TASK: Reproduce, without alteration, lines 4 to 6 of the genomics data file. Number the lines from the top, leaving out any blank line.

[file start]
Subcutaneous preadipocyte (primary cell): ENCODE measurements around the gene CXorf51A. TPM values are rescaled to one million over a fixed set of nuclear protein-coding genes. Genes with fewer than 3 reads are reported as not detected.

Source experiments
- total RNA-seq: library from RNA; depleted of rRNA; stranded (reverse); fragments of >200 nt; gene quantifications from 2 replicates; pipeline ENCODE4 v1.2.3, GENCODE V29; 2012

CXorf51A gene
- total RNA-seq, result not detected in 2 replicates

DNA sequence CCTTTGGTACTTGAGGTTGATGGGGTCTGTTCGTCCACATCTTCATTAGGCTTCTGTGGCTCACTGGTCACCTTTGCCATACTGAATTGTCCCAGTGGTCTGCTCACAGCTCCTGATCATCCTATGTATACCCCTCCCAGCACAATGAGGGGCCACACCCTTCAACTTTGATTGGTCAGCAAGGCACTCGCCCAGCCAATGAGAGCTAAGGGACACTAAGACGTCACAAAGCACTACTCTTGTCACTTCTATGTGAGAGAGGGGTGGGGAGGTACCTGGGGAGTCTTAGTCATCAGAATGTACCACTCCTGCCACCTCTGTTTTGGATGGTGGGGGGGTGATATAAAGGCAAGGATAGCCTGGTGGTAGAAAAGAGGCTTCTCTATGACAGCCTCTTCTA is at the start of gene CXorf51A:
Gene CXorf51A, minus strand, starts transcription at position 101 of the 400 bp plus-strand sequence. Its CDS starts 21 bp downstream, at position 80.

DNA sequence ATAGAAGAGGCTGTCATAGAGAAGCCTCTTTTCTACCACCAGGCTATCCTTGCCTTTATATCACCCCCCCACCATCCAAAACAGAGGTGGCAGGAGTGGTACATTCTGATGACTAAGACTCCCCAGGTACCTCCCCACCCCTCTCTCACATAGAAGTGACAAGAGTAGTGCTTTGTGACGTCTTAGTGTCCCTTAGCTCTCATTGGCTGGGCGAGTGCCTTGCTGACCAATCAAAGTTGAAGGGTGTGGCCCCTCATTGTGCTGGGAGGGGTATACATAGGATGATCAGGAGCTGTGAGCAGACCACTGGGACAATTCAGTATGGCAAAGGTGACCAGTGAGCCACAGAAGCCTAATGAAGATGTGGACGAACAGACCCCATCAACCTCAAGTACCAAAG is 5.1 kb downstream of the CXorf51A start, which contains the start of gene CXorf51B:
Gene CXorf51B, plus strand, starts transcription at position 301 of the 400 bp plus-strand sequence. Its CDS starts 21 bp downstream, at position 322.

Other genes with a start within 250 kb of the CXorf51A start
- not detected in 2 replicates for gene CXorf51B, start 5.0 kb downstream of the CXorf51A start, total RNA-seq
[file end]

CXorf51A gene
- total RNA-seq, result not detected in 2 replicates

DNA sequence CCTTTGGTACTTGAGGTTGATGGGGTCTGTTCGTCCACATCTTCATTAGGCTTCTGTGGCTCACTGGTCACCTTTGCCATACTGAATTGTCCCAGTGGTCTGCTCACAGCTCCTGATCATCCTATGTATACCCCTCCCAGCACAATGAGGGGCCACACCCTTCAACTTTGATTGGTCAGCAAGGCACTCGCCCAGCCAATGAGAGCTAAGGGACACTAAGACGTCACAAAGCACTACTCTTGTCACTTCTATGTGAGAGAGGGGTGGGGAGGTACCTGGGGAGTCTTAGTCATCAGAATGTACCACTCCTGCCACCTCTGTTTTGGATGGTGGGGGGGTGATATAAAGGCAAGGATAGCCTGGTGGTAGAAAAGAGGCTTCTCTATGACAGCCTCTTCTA is at the start of gene CXorf51A: